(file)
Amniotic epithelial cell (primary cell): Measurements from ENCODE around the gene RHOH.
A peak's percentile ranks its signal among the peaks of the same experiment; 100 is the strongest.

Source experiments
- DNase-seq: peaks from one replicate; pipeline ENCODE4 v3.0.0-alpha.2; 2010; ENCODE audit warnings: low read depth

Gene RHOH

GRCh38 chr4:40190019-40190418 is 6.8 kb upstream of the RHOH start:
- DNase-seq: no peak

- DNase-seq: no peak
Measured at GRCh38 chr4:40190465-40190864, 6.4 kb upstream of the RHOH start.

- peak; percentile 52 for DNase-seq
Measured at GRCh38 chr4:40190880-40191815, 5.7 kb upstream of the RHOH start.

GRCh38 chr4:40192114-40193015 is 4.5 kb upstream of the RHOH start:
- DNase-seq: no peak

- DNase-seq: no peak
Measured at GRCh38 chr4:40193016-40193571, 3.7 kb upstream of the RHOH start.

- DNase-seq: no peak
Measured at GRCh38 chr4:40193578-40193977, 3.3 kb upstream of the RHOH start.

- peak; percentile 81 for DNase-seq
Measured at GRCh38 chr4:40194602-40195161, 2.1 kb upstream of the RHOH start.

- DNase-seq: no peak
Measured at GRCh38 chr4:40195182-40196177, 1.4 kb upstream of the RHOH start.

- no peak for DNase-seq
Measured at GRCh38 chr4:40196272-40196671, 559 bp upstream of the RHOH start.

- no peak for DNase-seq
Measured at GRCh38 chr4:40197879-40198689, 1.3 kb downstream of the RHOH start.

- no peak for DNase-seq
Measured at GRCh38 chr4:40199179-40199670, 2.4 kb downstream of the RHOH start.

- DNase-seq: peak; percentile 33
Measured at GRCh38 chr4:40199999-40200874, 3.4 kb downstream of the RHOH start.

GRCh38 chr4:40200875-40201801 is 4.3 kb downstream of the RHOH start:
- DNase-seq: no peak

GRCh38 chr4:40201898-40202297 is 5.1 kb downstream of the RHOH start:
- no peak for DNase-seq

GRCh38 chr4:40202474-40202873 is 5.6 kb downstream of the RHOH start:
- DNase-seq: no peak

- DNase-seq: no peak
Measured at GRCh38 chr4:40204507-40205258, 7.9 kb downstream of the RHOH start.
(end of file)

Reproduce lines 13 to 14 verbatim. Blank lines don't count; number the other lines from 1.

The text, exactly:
- DNase-seq: no peak

- DNase-seq: no peak